Uroburos rootkit, is it part of Russian Cyber weapon programme?

Pierluigi Paganini March 03, 2014

Researchers at German G Data published an interesting analysis for Uroborun rootkit alleged to be a component of Russian cyber weapons programme.

Uroburos is considered an advanced rootkit that is active since as far back as 2011, it is used to infect networks belonging to high-level targets, stealing data after setting up rogue P2P networks, it targets both 32-bit and 64-bit Microsoft Windows systems.

The name Uroburos (or Ouroboros) as usual comes from a string found in the source code of the malware, it references an ancient Egyptian symbol of a serpent eating its own tail.

German security firm G Data has conducted an interesting study on the malware trying to discover its authors, it conclusion is that Uroburos is certainly of Russian origin.

What is Uroburos?

Uroburos is a rootkit, composed of two files, a driver and an encrypted virtual file system. The rootkit is able to take control of an infected machine, execute arbitrary commands and hide system activities. It can steal information (most notably: files) and it is also able to capture network traffic. Its modular structure allows extending it with new features easily, which makes it not only highly sophisticated but also highly flexible and dangerous. Uroburos’ driver part is extremely complex and is designed to be very discrete and very difficult to identify.” reported G Data analysis.

The Uroborus rootkit presents an unusual complexity, it is a modular malicious agent certainly designed in Russia based on the references left by authors in its source code.  

Uroburos 2

The peculiarity of the malware is that it checks for the presence of the USB stick-loving Agent.btz (‘Buckshot Yankee’) on the victims’ computer, a worm that successfully infected US military networks in 2008. If Uroburos finds Agent.btz worm, it does not activate.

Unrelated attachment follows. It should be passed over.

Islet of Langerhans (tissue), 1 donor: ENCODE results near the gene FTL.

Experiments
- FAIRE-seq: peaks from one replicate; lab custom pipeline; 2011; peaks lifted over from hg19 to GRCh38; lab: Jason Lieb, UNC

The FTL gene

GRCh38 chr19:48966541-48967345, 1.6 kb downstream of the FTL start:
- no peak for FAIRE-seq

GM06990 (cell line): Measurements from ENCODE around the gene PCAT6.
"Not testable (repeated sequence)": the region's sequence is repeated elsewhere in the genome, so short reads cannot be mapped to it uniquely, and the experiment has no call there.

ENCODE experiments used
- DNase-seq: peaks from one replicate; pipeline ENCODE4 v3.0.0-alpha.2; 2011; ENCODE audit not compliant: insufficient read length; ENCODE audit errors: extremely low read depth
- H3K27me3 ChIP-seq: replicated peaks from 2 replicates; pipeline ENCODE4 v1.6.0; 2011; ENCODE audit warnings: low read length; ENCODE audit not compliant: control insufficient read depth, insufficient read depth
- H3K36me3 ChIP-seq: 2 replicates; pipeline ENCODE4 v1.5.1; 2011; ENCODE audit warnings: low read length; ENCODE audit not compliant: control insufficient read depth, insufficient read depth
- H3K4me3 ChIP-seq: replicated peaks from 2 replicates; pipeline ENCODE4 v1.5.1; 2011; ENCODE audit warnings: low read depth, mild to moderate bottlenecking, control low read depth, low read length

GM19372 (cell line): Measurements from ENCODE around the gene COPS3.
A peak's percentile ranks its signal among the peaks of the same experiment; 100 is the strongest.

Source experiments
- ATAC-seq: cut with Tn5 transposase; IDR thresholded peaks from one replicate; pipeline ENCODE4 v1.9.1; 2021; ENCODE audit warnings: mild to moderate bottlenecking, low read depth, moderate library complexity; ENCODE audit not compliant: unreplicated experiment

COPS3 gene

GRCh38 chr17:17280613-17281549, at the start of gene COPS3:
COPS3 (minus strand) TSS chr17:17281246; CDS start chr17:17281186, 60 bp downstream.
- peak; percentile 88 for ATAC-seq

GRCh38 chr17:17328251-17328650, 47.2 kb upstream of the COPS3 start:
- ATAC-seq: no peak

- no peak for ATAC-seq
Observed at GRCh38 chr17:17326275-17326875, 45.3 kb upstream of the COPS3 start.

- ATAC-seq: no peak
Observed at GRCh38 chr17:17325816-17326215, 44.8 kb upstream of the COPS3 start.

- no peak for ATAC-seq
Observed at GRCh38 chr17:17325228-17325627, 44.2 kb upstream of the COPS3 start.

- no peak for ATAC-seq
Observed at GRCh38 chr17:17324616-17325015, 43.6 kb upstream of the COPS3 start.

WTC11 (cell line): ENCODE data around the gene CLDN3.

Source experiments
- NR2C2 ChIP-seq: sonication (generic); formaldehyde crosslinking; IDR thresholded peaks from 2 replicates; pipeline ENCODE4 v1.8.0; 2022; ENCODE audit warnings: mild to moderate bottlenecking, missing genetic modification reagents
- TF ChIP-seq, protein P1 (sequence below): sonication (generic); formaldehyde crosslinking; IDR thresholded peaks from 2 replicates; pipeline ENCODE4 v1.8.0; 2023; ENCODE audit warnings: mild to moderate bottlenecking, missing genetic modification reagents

“The malicious software, or malware, caught a ride on an everyday thumb drive that allowed it to enter the secret system and begin looking for documents to steal. Then it spread by copying itself onto other thumb drives. Pentagon officials consider the incident, discovered in October 2008, to be the most serious breach of the U.S. military’s classified computer systems.”

“The efforts to neutralize the malware, through an operation code-named Buckshot Yankee, also demonstrated the importance of computer espionage in devising effective responses to cyber­threats.” reported the Washington Post.

According experts at G Data Uroburos is considerable a framework resulted from Intelligence activity, for sure it has requested a huge investment and it is likely that malware developers involved in the project are still working on it.

“By commanding one infected machine that has Internet connection, the malware is able to infect further machines within the network, even the ones without Internet connection. It can spy on each and every infected machine and manages to send the exfiltrated information back to the attackers, by relaying this exfiltrated data through infected machines to one machine with Internet connection.”

The Uroburos rootkit was designed to infect networks of huge organizations even if they have air gapped sub-networks.

Compare the Uroburos to Stuxnet it excessive in my opinion, anyway, it represents an important example of the effort spent by a government and according experts it is part of Russian government cyber-weapons programme.  

we assume that the group behind Uroburos is the same group that performed a cyberattack against the United States of America in 2008 with a malware called Agent.BTZ.” reported G Data. 

At the time I was writing, it is unknown how Uroburos infiltrates targeted networks, most conceivable infection vectors are spear phishing, drive-by-infections, USB sticks, or social engineering attacks.

I suggest the reading of the detailed analysis issued by G-Data.

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Pierluigi Paganini

(Security Affairs –  cyber weapons, Urobutos)

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